TikTok Considers Changes to Distance App From Chinese Roots — Wall Street Journal
ByteDance Ltd. is considering changing the corporate structure of its popular short-video app TikTok, as it comes under increasing scrutiny in its biggest markets over its Chinese ties.
Senior executives are discussing options such as creating a new management board for TikTok or establishing a headquarters for the app outside of China to distance the appâ€™s operations from China, said a person familiar with the companyâ€™s thinking.
TikTok, which has shot to global fame over the last two years thanks to its catchy dancing and lip-syncing videos, is owned by Beijing-based ByteDance, one of the worldâ€™s most valuable technology startups. ByteDance, whose secondary shares have valued the firm at $150 billion in recent weeks, counts big-name U.S. investors such as Coatue Management and Sequoia Capital among its backers.
The app has seen a surge in downloads as the coronavirus kept millions of people locked up in their homes and eager for distractions. About 315 million users downloaded TikTok in the first quarter of the year, the most downloads ever for an app in a single quarter, according to research firm Sensor Tower, bringing its total to more than 2.2 billion world-wide.
But as TikTok grows in popularityâ€”and an increasingly assertive Chinese government raises hackles in foreign capitalsâ€”regulatory pressure on the app is intensifying.
Officials in several countries have expressed concerns with the large volumes of user data TikTok collects, with some speculating that ByteDance could be compelled to share it with the Chinese government. TikTok has repeatedly denied receiving Chinese government requests for user data and said it wouldnâ€™t respond if asked.
The U.S. State and Defense departments already prohibit employees from downloading TikTok on government devices. On Tuesday, Secretary of State Mike Pompeo hinted at a possible ban for TikTok and other Chinese apps during an interview with Fox News.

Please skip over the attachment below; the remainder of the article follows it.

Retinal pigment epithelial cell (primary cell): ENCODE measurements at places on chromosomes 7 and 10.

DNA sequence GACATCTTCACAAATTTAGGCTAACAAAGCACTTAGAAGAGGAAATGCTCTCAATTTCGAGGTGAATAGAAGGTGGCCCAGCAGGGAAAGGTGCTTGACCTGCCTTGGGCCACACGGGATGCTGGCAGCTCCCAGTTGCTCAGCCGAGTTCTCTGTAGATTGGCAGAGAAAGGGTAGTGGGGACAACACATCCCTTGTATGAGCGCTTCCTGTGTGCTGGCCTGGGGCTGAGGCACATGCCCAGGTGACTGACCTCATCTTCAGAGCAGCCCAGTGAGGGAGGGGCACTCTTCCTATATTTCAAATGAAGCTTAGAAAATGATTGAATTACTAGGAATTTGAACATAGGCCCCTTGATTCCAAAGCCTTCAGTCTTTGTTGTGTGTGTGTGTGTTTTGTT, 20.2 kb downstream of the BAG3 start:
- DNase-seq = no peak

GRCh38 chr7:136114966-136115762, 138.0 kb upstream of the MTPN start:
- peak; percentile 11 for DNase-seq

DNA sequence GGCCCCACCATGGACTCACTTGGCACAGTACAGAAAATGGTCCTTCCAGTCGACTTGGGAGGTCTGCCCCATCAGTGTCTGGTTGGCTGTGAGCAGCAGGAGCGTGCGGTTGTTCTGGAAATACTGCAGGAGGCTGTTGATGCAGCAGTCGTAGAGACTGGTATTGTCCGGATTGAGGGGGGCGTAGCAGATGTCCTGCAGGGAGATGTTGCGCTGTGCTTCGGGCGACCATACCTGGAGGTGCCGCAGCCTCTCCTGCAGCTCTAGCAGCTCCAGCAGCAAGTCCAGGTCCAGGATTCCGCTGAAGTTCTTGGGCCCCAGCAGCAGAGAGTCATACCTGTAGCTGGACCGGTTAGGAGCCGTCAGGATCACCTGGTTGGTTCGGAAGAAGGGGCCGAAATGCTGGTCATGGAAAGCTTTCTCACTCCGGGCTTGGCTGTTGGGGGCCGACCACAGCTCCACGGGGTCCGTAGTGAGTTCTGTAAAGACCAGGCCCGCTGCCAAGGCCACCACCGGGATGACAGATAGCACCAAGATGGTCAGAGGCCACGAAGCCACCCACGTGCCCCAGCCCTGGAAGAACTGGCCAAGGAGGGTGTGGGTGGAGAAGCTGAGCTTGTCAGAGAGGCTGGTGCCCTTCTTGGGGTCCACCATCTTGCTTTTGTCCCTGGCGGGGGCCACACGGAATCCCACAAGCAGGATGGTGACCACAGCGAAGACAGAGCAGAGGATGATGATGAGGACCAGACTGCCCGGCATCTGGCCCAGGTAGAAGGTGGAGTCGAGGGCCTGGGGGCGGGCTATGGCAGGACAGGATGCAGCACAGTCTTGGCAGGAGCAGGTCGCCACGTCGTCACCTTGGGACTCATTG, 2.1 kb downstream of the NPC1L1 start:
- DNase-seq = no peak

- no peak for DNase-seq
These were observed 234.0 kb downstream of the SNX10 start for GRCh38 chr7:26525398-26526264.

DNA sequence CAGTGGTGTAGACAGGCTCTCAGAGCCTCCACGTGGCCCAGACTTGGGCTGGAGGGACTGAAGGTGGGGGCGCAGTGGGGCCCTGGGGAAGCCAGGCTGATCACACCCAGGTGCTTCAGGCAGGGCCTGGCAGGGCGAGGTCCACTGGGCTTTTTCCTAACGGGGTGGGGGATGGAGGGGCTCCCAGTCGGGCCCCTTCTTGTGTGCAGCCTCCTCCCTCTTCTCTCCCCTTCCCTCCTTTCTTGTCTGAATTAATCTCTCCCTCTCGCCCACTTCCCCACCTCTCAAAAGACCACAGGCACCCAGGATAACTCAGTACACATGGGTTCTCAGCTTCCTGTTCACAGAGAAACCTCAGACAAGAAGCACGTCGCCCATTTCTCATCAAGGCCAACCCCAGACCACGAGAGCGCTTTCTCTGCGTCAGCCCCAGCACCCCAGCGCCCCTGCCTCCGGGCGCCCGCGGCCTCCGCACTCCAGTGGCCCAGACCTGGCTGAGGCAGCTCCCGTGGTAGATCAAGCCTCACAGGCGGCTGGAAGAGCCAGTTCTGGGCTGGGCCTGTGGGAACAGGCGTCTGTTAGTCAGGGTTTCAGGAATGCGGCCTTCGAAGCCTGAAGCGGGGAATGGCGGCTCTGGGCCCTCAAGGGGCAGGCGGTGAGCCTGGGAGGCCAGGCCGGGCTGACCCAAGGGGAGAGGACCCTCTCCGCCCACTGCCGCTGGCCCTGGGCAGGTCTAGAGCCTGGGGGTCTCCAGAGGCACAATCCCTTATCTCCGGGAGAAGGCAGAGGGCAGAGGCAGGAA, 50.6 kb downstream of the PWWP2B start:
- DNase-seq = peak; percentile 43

In Australia, the chair of a legislative committee looking into foreign interference through social media named TikTok among the platforms that might be called to appear.
â€œWhatâ€™s needed is a really clear understanding from the platforms about their approach to privacy and their approach to content moderation. Thatâ€™s one of the objectives of this inquiry,â€ Jenny McAllister, the chairwoman of the committee, told an Australian radio station on Monday.
The government in India, one of TikTokâ€™s largest markets, banned the app over cybersecurity concerns following violent clashes along the two countriesâ€™ disputed border.
Most recently, TikTok surprised observers by reacting more strongly than Western tech companies to Beijingâ€™s imposition of mainland-style internet controls in Hong Kong.
Where Twitter Inc., TWTR 0.88% Facebook Inc., FB 0.38% and Alphabet Inc.â€™s Google said they would pause responses to data requests from Hong Kong police, TikTok pulled out of the city entirelyâ€”a move some describe as part of the effort to distance the app from China.
â€œByteDance is the first of Chinaâ€™s tech giants to make it big outside China, but the company that is the envy of Chinaâ€™s tech world is finding that success has a higher price perhaps than failure,â€ said Peter Fuhrman, the chairman of investment advisory firm China First Capital.
ByteDance managed to outperform its more established Chinese peers such as Alibaba Group Holding and Tencent Holdings in their quests to go global despite spending less on investments, he added.
ByteDanceâ€™s discussions about changing how TikTok is run are still in their early stages, but setting up an independent TikTok management board would allow a degree of autonomy from the parent company, the person familiar with the firmâ€™s thinking said. This person wasnâ€™t aware of any discussions around a corporate spinoff.
TikTok had also been considering opening a new global headquarters as early as December, The Wall Street Journal reported at the time. Singapore, London and Dublin were considered as possible locations. Recent events accelerated such plans, the person said.
TikTok currently doesnâ€™t have a global headquarters. Recently installed Chief Executive Officer Kevin Mayer is based in Los Angeles.
The hiring in May of Mr. Mayer, a longtime Walt Disney Co. executive, put an American face on the Chinese company, whose website lists offices in 11 cities world-wideâ€”none of them in China. The company says it doesnâ€™t allow Chinese moderators to handle TikTok content.
â€œWill the new structure be designed so as to remove any leverage Beijing can have over it? I find that hard to imagine,â€ Mr. Ryan said.